North Shore Writers Festival, West Vancouver Memorial Library, April 20 and 21. For full schedule visit northshorewritersfestival.com.
One figure emerges from the plane’s battered fuselage.
There are a few other passengers who live past the plane’s terminal stop but only one who is, as Samuel L. Jackson intoned in Unbreakable: “miraculously unharmed.”
In his new book The Rule of Stephens, author and UBC professor Timothy Taylor ponders that miracle deplaning through protagonist Catherine Bach, a character who feels she’s: “run out of luck all at once.”
With final exams imminent UBC’s halls are oddly hushed as Taylor discusses the darkness that often looms over survivors.
The Rule of Stephens refers to the notion that the universe is controlled by either the natural laws observed by Stephen Hawkins or the unnatural ones described by Stephen King. Taylor’s book opens with Bach negotiating life after the plane crash and navigating a single, repeated question:
Do you feel blessed?
In Taylor’s prose the question is an attempted trespass into the most closely guarded part of Bach. Of course Bach responds to the questioners as society’s norms dictate she should. But the real answer to the question – the answer that would rob the smiles from Bach’s oblivious interrogators – is inside her. Those are the nightmare thoughts. Those are the thoughts she keeps from her therapist. After all, the other survivors paid for their luck with their physical wellbeing. By comparison, Bach is luck’s freeloader.
In researching his previous books, including his debut Stanley Park, Taylor has been a: “bit of a cultural anthropologist,” spending time with cooks and street artists in order to write about those communities.
The process of researching The Rule of Stephens was decidedly different.
“I did not survive an airline disaster myself,” he offers.
But within the space of a few months he lost a parent, a “much loved mother-in-law” and a close friend.
As his own world felt like it was off the rails, he found himself channeling those feelings into his writing.
“That’s not something I was even really aware of at the time. . . . I ended up going to a bit of a dark place as I was writing and it ended up being a weirdly complementary place to the one that my character goes,” he says. “As a kind of cosmic coincidence I ended up in a place that was sort of emotionally connected to (Bach).”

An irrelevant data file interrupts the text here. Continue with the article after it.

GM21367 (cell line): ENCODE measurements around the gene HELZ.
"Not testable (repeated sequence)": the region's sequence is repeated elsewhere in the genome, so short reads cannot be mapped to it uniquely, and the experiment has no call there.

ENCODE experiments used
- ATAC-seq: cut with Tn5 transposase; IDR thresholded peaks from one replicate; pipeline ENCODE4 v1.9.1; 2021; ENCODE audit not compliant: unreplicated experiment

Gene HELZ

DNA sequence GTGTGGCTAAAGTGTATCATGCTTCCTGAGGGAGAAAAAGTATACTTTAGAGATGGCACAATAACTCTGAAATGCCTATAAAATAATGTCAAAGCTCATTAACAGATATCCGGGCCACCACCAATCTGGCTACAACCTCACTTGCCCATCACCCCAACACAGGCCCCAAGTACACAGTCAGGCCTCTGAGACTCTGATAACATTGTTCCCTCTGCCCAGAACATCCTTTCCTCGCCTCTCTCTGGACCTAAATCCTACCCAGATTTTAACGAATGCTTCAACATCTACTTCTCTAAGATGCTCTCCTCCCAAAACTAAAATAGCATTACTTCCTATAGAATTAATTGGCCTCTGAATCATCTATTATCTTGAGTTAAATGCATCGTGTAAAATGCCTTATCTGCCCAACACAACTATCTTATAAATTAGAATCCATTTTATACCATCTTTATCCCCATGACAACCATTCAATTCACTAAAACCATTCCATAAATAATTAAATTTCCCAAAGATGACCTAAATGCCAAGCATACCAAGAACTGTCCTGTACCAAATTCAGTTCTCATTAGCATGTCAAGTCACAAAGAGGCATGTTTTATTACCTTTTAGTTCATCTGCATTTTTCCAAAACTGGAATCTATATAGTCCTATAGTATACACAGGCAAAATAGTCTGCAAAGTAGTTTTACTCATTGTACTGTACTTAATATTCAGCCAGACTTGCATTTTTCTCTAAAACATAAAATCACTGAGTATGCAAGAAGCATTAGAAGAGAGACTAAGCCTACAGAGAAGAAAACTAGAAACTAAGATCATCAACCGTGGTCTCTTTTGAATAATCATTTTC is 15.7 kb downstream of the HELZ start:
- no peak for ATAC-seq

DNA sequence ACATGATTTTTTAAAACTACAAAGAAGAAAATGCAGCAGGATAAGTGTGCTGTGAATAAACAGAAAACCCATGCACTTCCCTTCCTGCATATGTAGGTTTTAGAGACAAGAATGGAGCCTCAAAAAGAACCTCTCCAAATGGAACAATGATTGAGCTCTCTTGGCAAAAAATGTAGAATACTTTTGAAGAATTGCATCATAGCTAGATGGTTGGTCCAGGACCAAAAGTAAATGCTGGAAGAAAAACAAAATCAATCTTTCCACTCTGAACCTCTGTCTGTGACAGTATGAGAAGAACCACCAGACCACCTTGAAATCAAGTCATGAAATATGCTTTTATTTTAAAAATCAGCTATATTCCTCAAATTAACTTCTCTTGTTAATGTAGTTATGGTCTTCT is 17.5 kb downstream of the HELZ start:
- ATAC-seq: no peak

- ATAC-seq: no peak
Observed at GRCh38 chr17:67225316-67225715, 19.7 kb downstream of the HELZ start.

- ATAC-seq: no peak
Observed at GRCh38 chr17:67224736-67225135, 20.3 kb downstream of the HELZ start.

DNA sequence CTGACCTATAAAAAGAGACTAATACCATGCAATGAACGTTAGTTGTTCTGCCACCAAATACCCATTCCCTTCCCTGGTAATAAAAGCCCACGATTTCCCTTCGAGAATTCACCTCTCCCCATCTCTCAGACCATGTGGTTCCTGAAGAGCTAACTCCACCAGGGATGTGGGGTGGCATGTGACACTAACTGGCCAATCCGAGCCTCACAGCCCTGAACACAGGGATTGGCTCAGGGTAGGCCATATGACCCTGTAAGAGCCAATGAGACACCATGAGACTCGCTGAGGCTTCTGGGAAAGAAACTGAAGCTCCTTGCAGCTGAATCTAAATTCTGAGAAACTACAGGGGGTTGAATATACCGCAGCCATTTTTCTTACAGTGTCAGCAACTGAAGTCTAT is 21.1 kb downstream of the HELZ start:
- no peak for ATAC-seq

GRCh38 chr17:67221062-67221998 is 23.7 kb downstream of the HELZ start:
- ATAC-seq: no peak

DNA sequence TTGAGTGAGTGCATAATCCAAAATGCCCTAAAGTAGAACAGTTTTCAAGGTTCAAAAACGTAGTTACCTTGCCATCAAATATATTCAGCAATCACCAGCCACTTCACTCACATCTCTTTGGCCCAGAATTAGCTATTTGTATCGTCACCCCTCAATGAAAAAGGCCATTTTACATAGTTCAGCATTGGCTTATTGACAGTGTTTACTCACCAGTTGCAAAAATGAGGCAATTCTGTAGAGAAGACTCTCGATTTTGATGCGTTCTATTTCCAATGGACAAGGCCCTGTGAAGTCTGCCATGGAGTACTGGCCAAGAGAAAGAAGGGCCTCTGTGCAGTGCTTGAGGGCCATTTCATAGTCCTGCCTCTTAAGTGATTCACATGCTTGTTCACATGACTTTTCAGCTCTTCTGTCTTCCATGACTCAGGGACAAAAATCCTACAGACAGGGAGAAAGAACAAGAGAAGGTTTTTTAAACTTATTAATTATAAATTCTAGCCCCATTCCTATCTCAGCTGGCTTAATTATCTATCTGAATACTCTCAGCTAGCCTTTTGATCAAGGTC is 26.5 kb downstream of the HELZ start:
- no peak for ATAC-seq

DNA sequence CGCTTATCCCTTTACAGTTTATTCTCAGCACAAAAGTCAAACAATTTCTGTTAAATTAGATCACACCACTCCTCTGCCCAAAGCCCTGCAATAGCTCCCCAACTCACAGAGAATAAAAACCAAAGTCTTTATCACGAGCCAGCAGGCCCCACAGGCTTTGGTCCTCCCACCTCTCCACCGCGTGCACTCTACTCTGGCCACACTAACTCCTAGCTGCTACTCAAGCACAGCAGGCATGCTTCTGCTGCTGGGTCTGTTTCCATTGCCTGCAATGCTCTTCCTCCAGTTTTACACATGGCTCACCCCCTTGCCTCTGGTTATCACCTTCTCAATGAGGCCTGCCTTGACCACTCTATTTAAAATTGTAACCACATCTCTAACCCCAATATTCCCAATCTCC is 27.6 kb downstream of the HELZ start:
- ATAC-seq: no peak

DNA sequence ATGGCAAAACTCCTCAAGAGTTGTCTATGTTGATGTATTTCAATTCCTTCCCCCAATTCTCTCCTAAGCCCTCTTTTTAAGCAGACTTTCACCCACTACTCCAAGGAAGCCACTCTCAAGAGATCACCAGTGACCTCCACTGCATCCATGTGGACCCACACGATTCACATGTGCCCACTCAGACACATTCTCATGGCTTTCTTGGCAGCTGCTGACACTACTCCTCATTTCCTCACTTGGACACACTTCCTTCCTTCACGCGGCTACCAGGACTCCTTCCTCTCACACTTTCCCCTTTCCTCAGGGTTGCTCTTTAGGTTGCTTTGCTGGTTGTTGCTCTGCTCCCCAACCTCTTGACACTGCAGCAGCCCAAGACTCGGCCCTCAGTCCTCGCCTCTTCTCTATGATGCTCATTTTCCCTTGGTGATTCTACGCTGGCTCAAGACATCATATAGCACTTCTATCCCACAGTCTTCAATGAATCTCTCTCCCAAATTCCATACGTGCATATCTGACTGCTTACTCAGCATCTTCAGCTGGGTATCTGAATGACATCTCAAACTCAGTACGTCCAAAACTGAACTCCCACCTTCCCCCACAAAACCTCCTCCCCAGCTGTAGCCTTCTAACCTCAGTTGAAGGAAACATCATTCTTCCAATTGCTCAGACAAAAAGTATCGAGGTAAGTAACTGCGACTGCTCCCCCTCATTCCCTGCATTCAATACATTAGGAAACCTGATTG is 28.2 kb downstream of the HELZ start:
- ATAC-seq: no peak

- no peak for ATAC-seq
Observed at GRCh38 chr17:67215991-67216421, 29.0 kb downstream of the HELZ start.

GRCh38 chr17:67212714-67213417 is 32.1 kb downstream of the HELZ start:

Much like the rabbit ear antennae on your (great) grandmother’s television, writers are often guided by simultaneous and contradictory frequencies, Taylor explains.
“I’d really like to engage with people and give them an experience that they will find stimulating and that will involve them emotionally and intellectually. That is writing with one eye on the reader,” Taylor explains. “On the other hand, you kind of have to write in response to the currents flowing within.”
Those inner currents are the elements that can’t be entirely harness or shaped, “with the receiver in mind,” Taylor says.
“Ultimately, I’m kind of helpless to the things that fascinate me and inspire me to write.”
While the story of The Rule of Stephens is about a rational person’s reaction to what feels like divine intervention, the book’s plot is about corporate mercenaries determined to rip Bach’s biotech startup from her control.
Bach develops something interesting, “and the sharks start to circle,” Taylor says. And one of those sharks looks a little like Bach.
“For a long time this antagonist remains in the weeds – tantalizingly close but not showing herself,” Taylor says. “Eventually, they have to be in the same room.”
The author says he wrote that book without knowing what would happen when the two characters got into that room, only that the book would resolve itself afterward.
“That’s more or less how it happened,” he says.
Taylor is already at work on his next book – a personal rarity, he says.
“I always have tried to get into something right away (after finishing a book) and I have always failed,” he laughs.
This time, however, he’s locked into a story that mirrors the path of his world adventurer father and his holocaust survivor mother. His parents met at a house party in Guayaquil, Ecuador. It’s a meeting that could be explained rationally, but also seems somewhat miraculous.